State v. Butler

Citation89 N.J. 220,445 A.2d 399
PartiesSTATE of New Jersey, Plaintiff-Respondent, v. Irby BUTLER, Defendant-Appellant.
Decision Date12 May 1982
CourtUnited States State Supreme Court (New Jersey)

Mark H. Friedman, Asst. Deputy Public Defender, for defendant-appellant (Stanley C. Van Ness, Public Defender, attorney).

Daniel Louis Grossman, Deputy Atty. Gen., for plaintiff-respondent (James R. Zazzali, Atty. Gen., attorney).

The opinion of the Court was delivered by

HANDLER, J.

This case presents the question whether a defendant can be convicted of first degree robbery under the New Jersey Code of Criminal Justice if he committed the offense by pretending to be carrying a handgun when, in fact, he was unarmed. The Code makes robbery a crime of the second degree, "except that it is a crime of the first degree if in the course of committing the theft the actor attempts to kill anyone or purposely inflicts or attempts to inflict serious bodily harm, or is armed with or uses or threatens the immediate use of a deadly weapon." N.J.S.A. 2C:15-1(b) (emphasis added). The trial court accepted the defendant's guilty plea to an armed robbery charge and sentenced him as an offender in the first degree. The Appellate Division affirmed, finding that defendant's simulated use of a handgun constituted first degree robbery because he "threatened the immediate use of a deadly weapon," even though he possessed no actual firearm to carry out the threat. We now reverse.

The facts are these. The defendant, Irby Butler, admitted that on December 24, 1979, he approached a woman in the parking lot of the Monmouth Mall, demanded that she turn over her purse, and then took the purse. He further stated that he accomplished this theft by placing his hand in his coat pocket and pretending that he was concealing a handgun. The victim of the crime corroborated this account, relating that, when defendant robbed her, she believed he had a gun.

In 1980 Butler faced trial on this and other charges arising from an unrelated incident. As part of a plea bargaining arrangement, Butler pleaded guilty to three offenses, including the robbery at issue in this case. There is no question that he entered his plea knowingly and voluntarily. In exchange for the plea, the State agreed to drop a number of other charges against the defendant and to recommend a maximum aggregate sentence of not more than 12 years.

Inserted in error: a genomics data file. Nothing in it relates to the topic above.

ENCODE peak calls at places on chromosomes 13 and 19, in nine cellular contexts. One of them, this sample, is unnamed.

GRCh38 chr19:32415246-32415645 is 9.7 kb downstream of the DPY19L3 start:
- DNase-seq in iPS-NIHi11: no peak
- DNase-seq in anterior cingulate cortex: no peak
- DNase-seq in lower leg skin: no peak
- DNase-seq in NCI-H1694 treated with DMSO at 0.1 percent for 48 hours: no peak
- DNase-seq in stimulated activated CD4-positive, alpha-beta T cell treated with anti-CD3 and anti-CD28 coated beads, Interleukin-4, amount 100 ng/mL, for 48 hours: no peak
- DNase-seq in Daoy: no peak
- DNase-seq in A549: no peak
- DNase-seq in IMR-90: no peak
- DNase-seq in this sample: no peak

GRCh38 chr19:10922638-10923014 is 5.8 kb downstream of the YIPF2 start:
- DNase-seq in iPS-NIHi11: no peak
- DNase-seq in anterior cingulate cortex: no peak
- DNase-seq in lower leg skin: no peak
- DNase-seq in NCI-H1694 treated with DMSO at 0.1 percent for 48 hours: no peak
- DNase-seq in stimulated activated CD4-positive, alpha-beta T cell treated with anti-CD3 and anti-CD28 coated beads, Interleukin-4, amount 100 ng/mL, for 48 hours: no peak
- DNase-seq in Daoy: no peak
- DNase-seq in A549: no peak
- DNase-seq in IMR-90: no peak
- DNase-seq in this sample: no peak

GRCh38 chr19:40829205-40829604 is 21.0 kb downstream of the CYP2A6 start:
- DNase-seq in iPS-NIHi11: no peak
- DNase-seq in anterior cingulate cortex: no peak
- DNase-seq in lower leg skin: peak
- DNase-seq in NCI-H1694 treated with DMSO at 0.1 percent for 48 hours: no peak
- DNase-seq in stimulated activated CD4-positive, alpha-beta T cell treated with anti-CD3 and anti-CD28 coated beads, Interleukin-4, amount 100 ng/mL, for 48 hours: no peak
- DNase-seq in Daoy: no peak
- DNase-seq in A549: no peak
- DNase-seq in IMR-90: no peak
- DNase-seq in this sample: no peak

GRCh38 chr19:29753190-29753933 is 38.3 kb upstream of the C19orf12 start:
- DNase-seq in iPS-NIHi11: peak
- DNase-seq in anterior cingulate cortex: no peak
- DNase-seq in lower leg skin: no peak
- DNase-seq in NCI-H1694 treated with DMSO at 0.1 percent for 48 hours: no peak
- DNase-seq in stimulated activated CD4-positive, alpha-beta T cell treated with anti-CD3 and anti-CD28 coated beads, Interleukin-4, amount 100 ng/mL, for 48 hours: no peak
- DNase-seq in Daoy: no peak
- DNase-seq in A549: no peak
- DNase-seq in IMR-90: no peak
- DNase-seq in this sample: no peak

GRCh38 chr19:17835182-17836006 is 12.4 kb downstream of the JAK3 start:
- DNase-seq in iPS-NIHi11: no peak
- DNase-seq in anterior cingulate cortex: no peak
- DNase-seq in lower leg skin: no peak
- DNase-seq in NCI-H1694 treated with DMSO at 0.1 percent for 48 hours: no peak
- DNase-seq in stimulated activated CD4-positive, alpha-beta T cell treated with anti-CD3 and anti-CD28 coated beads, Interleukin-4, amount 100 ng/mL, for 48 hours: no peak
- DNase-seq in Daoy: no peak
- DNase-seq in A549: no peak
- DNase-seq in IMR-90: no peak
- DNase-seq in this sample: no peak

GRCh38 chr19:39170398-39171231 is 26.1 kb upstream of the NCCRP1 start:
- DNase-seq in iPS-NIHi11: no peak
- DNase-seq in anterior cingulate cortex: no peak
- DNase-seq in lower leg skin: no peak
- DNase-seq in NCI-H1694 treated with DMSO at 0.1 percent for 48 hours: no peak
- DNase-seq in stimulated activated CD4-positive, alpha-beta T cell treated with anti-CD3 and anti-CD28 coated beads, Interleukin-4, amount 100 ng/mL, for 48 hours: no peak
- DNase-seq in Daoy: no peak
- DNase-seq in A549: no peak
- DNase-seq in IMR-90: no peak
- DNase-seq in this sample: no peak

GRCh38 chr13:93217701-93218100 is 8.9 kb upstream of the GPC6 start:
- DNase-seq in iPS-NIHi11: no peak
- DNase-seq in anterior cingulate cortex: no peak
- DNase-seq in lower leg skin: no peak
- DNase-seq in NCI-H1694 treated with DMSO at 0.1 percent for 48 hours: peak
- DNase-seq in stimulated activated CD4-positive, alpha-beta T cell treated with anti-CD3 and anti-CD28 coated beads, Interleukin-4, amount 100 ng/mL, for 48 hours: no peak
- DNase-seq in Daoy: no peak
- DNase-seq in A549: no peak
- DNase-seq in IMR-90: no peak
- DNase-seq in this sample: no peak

On the robbery count, defendant's trial counsel apparently conceded that defendant's conduct constituted a crime of the first degree. Thus, defendant received a 12-year term, to run concurrently with the other sentences imposed on him. 1 Defendant could have received a term of "between 10 years and 20 years" for a conviction of a crime of the first degree, N.J.S.A. 2C:43-6(a)(1), while his sentence for a crime of the second degree would have been punishable only by a term of "between 5 years and 10 years." N.J.S.A. 2C:43-6(a)(2). Defendant's subsequent motion for reduction of sentence was denied.

Defendant then appealed, claiming that his offense constituted only robbery in the second degree. The Appellate Division affirmed defendant's conviction and sentence, holding that simulated use of a handgun during a robbery is a crime of the first degree under the Criminal Code. 178 N.J.Super. 205, 428 A.2d 559 (1981). The court reasoned that our State's robbery statutes have long emphasized the subjective perception of the victim, that the plain language of the present statute continues to do so, and that changes in the specific wording of the robbery statute were not intended to affect that basic emphasis. The Appellate Division also found no merit in defendant's argument that his sentence was excessive. We granted defendant's petition for certification. 87 N.J. 395, 434 A.2d 1075 (1981).

On this appeal defendant contends that his 12-year maximum sentence should be modified to a term of no greater than 10 years because he did not actually possess a firearm during the commission of this offense and was therefore guilty only of robbery in the second degree. Defendant concedes that he is guilty of robbery but questions the degree of his offense.

At the outset we note that despite defendant's guilty plea to the crime of armed robbery, he has retained the right on appeal to raise as reversible error the absence of "a factual basis for the plea." R. 3:9-2. See State v. Taylor, 80 N.J. 353, 362, 403 A.2d 889 (1979); State v. Nichols, 71 N.J. 358, 361, 365 A.2d 467 (1976). We reject the State's contention that by pleading guilty, defendant has waived the right to challenge the factual basis for his plea and his first degree robbery conviction based thereon. The State argues that defendant could well have received a more severe sentence and consecutive terms had he not entered into a plea arrangement and that therefore he should not now be allowed to circumvent that agreement. This argument is without merit because the plea bargain in this case did not obviate the need to establish a sufficient factual basis for the plea. Taylor, 80 N.J. at 362, 403 A.2d 889. It called upon the prosecutor to recommend only a maximum sentence of 12 years for the offense. There was no assurance that the trial court would, in fact, impose that sentence rather than a lesser one. Hence, even though the sentence imposed falls within the terms of the plea bargain, it does not act as a bar to defendant's right to challenge his conviction as a first degree offender, as well as the excessiveness of the sentence. See, e.g., State v. Deutsch, 34 N.J. 190, 168 A.2d 12 (1961).